The only way to survive is by rationing. I've come up with a plan. First we'll eat him, then I'll eat you.
Well, our three castaways—Harold Dixon, Gene Aldrich, and Tony Pastula—are still floating on the high seas, and the situation has gone from bad to worse. They'll get out of this dilemma yet, though. Only a minor spoiler there, since The Raft—which details thirty-four days spent stranded at sea by three downed flyers—is a World War II biography, not a novel, and the tale is well known. But if you're unfamiliar with it, what you get is hot days, cold nights, constant soakings, several capsizings, a loss of gear, food, and hope, and an extraordinary—by which mean stranger than fiction—ending. This particular copy looks like it spent thirty-four days at sea too, but it's the best we could find.
Ed Spingarn takes readers on a bumpy ride down mammary lane.
Robert Maguire painted the cover for Ed Spingarn's 1957 novel Perfect 36, and came up with something beautiful and colorful that drew our eye. The tagline—A revealing and riotous story of the bosom business—did the rest of the sales job. The book tells the story of nineteen-year-old Rosalie Gershon, who's determined to make something of herself professionally, and, thanks to her outstanding figure, stumbles into the ladies undergarment business. Seems she's a perfect model for the newly created Brooklyn Bridge Bra, designed along architectural principles. Rosalie wants to succeed, but she's also a virgin with insistent hormones, and the high rolling fast talkers of the NYC fashion business are lining up to take her on her first mattress ride.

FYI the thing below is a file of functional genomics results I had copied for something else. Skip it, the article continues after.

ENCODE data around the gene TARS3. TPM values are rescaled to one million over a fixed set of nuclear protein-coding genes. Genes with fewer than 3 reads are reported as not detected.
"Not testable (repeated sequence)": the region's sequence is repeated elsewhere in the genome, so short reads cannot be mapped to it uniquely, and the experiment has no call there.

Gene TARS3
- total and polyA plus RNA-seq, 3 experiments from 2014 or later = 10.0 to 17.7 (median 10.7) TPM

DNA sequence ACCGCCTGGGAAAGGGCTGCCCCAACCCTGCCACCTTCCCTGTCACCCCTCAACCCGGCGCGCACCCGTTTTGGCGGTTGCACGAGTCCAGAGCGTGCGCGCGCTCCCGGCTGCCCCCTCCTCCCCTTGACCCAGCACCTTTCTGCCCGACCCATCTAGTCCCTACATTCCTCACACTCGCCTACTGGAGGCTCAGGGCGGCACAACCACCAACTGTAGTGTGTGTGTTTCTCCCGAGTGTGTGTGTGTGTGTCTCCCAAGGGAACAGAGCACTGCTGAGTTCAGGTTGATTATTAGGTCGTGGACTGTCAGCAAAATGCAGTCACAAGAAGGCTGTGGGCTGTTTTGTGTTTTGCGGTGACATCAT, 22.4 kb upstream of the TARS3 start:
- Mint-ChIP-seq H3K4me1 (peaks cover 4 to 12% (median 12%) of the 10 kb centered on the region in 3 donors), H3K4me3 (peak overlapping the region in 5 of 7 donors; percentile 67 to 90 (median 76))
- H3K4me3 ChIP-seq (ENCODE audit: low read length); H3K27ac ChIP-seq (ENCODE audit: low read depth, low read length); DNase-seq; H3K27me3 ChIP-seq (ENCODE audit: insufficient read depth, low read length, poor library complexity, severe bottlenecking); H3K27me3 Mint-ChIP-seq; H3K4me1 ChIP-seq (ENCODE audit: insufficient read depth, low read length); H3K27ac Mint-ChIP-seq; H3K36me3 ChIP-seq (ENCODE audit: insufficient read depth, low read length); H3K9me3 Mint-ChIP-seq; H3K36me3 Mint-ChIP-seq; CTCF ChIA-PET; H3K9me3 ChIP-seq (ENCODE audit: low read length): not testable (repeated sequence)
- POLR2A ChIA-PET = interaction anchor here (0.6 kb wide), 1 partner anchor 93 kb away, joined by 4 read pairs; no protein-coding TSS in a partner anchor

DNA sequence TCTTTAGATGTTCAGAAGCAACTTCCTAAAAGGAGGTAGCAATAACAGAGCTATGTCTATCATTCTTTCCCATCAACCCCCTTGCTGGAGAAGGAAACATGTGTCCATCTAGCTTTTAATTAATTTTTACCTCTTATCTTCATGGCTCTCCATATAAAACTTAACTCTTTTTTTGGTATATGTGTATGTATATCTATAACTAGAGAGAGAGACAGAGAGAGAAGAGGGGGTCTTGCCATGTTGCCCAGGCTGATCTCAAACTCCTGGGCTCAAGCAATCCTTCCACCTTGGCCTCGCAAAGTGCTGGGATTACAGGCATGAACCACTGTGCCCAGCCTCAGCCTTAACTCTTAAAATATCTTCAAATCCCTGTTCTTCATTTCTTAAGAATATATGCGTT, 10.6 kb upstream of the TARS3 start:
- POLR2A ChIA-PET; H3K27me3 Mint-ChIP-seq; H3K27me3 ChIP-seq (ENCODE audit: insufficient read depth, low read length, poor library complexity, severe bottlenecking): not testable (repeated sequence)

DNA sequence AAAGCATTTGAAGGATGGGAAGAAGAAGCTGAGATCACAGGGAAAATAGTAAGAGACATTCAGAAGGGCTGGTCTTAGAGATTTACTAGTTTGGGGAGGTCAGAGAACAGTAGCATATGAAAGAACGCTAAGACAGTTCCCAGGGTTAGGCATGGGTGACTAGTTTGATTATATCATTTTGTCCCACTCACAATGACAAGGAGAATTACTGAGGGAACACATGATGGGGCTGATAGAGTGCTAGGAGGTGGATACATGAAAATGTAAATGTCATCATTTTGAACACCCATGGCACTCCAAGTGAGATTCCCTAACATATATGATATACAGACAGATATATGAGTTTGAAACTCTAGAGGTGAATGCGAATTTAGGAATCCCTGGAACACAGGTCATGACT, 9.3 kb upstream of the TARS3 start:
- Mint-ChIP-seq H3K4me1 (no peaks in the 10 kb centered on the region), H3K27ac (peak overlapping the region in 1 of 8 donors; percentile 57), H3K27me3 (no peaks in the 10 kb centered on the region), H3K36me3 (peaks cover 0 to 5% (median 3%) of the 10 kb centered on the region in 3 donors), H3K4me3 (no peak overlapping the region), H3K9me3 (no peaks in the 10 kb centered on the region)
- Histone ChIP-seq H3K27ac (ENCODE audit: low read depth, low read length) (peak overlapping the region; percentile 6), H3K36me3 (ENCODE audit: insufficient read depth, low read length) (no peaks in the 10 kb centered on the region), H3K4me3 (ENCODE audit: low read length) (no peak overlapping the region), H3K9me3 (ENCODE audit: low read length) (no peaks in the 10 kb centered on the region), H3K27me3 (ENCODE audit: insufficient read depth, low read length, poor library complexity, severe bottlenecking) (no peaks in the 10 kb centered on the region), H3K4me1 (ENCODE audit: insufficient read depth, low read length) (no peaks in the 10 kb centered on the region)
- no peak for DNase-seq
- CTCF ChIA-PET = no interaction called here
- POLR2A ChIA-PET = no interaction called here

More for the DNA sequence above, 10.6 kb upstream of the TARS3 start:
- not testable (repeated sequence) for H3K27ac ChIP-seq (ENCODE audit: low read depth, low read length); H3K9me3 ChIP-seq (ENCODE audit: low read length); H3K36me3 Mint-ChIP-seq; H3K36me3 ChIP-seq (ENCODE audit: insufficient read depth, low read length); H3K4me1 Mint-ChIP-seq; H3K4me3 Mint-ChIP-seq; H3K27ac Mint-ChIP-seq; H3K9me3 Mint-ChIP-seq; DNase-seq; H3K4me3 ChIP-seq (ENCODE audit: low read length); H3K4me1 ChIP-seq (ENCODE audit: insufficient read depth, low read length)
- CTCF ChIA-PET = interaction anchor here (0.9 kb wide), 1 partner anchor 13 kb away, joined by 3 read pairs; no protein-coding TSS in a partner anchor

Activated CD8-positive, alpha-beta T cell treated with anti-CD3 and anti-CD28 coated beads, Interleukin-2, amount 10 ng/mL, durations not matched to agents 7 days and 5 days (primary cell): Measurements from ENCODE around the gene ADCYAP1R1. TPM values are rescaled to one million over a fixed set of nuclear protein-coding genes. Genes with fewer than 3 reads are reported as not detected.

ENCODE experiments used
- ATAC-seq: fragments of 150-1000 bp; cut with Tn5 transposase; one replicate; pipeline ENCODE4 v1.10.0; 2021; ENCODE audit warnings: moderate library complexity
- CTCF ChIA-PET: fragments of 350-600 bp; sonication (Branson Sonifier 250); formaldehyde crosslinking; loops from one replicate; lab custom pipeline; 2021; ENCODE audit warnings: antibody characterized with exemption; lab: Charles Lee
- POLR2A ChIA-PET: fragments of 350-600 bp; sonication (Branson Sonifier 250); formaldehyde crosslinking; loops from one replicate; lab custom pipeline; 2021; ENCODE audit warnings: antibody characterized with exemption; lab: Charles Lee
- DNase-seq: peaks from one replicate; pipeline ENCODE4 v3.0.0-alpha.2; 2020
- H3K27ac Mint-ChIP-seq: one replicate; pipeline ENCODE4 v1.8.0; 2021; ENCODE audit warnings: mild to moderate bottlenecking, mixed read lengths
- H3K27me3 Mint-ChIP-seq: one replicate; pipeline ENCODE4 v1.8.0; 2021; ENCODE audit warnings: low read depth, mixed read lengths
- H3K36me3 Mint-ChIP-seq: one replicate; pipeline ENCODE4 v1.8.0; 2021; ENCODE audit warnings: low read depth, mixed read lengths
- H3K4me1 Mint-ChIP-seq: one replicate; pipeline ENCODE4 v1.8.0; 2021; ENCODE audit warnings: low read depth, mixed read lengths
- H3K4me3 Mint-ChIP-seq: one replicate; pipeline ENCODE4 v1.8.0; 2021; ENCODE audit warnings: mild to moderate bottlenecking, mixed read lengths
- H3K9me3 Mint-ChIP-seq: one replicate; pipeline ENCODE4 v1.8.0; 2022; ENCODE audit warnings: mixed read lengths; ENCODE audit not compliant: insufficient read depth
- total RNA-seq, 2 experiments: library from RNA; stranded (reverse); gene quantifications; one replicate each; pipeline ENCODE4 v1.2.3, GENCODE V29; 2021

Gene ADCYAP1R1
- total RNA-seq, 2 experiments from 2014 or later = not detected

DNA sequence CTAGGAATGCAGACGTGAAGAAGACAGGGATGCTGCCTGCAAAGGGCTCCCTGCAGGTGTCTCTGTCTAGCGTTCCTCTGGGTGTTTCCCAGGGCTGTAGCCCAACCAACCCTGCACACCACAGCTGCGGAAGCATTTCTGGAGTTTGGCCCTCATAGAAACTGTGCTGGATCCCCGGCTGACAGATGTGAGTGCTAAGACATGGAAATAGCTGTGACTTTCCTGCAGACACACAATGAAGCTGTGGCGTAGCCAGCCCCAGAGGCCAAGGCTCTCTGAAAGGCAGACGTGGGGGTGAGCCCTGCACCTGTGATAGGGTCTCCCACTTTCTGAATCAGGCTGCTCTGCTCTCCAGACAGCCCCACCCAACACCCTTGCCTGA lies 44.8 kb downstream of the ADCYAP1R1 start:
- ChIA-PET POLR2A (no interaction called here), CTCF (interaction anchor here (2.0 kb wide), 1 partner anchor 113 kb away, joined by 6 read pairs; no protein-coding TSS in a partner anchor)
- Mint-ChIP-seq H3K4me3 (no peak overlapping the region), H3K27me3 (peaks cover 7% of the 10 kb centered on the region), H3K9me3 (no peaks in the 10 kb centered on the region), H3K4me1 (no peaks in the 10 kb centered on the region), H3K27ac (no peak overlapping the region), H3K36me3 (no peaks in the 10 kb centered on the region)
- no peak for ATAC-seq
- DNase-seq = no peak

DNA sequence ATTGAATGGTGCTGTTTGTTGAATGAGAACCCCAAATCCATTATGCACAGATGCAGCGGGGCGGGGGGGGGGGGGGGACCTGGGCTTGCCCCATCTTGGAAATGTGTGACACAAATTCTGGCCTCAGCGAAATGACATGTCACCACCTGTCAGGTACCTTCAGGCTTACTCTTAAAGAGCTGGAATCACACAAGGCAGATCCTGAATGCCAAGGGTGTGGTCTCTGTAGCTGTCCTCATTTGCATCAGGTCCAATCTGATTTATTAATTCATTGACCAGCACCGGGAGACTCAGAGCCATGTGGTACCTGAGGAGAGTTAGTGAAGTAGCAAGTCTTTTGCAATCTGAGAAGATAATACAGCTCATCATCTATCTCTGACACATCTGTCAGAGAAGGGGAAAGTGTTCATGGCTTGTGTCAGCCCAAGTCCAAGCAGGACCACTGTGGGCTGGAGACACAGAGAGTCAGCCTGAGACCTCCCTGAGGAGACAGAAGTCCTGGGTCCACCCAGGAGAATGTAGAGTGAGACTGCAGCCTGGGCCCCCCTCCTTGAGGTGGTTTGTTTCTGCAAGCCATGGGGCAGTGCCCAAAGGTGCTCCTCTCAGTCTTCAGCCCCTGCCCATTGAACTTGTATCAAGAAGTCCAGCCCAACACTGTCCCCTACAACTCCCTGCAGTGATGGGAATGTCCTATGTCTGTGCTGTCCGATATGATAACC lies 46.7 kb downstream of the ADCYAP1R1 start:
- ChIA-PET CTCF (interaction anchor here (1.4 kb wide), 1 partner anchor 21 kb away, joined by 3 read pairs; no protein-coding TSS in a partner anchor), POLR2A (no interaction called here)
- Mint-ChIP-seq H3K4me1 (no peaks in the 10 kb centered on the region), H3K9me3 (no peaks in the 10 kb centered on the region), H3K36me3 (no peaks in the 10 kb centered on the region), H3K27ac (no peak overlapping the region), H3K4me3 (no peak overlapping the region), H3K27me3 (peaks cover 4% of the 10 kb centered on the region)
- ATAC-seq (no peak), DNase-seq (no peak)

In other words, what you have here is a virtue-in-danger novel, but one that's better than most. Will Rosalie give in, and if so to whom? The poor but sincere co-worker? The business mogul's slick son? The rich man who offers her mink coats? Everybody wants her and they'll play dirty to get her. Only in fiction is it so difficult being gorgeous. As the plot develops, Rosalie's virginity—actually her possible lack of it—becomes worth potentially $100,000. It's an unlikely twist, and Rosalie's an unlikely character, but Spingarn manages to make her sympathetic, and he does it by using high quality literary skills and (we suspect) inside knowledge of the fashion industry. We'd read him again, for sure, but unfortunately Perfect 36 seems to be the only novel he ever wrote.